Germany is aiming for a green start to 2021 by shutting down a coal-fired power plant and slapping a CO2 price on transport, but critics say the efforts aren't enough to combat climate change.
The measures are the result of hard-fought compromises thrashed out by Chancellor Angela Merkel's right-left coalition government, and are key to Germany's transition away from polluting fossil fuels towards renewable energy.
From January 1, 2021 the government will charge 25 euros ($30) per tonne of carbon dioxide emissions released by the transport and heating sectors.
The pricetag was raised from the government's initially proposed 10 euros per tonne -- a number widely slammed as too low by Germany's Green party, environmentalists and scientists.
The price will increase to 55 euros by 2025, and will be decided at auction from 2026.
Germans will feel the difference at the pump with diesel and petrol set to become more expensive, while heating buildings will also cost more.
The government expects to raise 56.2 billion euros from companies buying the new carbon certificates or "pollution rights" over the next four years.
Also on Friday, the 300-megawatt Niederaussem D unit power plant near Cologne, running on lignite (brown coal), becomes the first to close down as part of Germany's phaseout of coal by 2038.
Energy giant RWE, which has operated the plant since it was built in 1968, said decommissioning the facility -- as required by Germany's 2020 coal exit law -- was "a difficult step" that would lead to some 300 job losses.
Under the same legislation, several power plants fuelled by black or hard coal are going offline from January, taking a combined capacity of 4.7 gigawatts off the market.
- Exceptions -
But the flagship initiatives have drawn criticism.
The 25 euro carbon price will not "make the necessary contribution" to helping Germany meet its commitments under the 2015 Paris climate pact, said Christiane Averbeck, director of the environmental group Climate Alliance Germany.
Germany aims to cut its greenhouse gas emissions by 55 percent from 1990 levels by 2030, and derive 65 percent of its electricity from renewables by then.
Averbeck said the carbon tax however allowed for too many exceptions for "entire branches of industry" and was pegged too low to really change behaviours.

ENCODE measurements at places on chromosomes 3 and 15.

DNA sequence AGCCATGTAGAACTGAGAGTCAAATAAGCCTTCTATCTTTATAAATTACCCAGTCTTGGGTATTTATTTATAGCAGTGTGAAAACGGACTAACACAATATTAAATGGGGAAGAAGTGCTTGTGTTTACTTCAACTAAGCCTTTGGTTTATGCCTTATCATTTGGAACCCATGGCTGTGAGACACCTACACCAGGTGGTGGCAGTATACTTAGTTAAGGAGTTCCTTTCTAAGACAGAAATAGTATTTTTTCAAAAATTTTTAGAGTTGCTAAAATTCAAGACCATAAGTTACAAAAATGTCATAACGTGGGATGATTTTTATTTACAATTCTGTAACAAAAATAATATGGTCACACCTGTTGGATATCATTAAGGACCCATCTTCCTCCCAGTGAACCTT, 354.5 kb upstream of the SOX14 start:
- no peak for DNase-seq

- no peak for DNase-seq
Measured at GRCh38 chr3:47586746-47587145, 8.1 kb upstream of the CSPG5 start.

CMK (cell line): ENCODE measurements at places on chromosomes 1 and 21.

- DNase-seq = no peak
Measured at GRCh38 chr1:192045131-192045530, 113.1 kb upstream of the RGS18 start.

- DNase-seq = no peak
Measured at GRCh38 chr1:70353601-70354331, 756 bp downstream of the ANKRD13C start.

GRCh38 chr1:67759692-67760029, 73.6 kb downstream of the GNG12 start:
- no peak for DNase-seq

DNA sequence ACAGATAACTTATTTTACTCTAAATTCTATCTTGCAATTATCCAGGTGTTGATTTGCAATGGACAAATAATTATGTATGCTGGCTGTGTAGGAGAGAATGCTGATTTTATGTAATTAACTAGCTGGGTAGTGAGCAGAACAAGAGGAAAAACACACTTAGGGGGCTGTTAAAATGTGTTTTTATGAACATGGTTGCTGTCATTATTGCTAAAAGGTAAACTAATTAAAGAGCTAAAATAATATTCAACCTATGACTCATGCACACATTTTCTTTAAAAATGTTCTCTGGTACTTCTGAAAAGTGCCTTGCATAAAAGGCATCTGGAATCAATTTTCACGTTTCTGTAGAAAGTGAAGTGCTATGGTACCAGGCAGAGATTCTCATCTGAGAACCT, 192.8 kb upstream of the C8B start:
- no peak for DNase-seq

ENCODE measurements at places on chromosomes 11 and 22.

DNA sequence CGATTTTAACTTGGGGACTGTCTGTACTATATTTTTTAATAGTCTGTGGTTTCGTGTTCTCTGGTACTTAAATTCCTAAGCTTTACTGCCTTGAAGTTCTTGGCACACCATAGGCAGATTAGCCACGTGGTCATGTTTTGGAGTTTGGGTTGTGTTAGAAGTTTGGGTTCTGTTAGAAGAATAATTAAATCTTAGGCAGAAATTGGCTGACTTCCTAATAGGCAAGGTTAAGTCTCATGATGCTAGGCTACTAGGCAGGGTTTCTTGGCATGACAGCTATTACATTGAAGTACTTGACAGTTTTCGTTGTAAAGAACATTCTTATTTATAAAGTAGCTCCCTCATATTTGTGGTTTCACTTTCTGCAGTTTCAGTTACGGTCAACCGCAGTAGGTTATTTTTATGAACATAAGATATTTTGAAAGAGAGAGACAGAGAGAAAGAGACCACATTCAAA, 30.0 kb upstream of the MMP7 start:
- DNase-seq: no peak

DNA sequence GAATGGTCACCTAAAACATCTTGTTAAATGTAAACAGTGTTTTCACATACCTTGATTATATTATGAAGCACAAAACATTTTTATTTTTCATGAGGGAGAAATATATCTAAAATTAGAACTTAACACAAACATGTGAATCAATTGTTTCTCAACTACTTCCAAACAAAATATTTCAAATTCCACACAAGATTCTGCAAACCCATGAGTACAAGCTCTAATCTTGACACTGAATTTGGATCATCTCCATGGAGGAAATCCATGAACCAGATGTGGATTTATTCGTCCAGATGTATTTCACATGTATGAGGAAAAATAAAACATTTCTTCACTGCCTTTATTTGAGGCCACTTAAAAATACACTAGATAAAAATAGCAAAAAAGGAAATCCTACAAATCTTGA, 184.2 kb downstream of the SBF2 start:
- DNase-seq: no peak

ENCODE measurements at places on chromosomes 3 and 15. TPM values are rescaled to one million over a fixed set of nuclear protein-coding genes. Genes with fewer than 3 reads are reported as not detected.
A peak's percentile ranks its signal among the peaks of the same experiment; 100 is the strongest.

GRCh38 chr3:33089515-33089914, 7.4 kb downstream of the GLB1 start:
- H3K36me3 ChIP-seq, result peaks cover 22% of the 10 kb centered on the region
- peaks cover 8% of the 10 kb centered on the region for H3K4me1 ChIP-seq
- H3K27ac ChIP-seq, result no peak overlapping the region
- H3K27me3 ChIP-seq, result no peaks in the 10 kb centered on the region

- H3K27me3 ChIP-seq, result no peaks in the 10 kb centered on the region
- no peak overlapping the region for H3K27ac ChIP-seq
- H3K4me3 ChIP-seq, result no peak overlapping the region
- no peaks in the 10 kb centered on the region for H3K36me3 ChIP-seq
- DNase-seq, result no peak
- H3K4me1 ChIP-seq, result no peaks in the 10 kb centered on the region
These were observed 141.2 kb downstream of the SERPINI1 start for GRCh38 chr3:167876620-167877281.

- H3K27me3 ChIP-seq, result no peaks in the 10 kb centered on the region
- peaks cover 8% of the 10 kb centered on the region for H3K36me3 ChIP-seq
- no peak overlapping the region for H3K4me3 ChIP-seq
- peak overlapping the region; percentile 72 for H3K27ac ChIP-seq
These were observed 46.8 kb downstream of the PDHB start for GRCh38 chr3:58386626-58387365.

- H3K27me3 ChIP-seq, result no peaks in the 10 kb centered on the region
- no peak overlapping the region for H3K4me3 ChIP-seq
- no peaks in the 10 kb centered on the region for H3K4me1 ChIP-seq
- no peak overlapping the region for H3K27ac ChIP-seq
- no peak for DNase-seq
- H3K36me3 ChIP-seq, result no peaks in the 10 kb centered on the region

The Green Budget Germany (FOeS) think tank said that to avoid companies moving production abroad to dodge the carbon pricing, the government would have done better to incentivise climate-friendly investments instead.
The ADAC motoring association has calculated that petrol and diesel will now cost seven and eight cents more per litre respectively.
To ease the pain, the government will lower the so-called EEG surcharge Germans pay to fund the shift towards green energy. The lost income will be offset by the revenues generated from the C02 pricing.
- Payouts -
Despite a green reputation abroad, Germany remains heavily reliant on dirty coal, partly because of Merkel's decision to abandon nuclear energy after the 2011 Fukushima disaster.
In the third quarter of 2020, just over half of the electricity produced in Europe's top economy came from non-renewables, with coal alone accounting for 26 percent.
Climate activists, including the youth-led Fridays for Future movement, have urged the government to speed up Germany's coal exit, saying the current timetable of closing all coal-fired plants by 2038 is not ambitious enough.
To their fury, the government has given special permission for North Rhine-Westphalia's huge open-cast Garzweiler coal mine to keep expanding over the coming years in order to fuel nearby power stations, causing the destruction of several villages in the process.
Environmentalists have also railed against the planned multi-billion-euro payouts set to flow to energy companies in compensation for the plant shutdowns, alongside 40 billion euros in government aid for regions that depend on mining and energy jobs.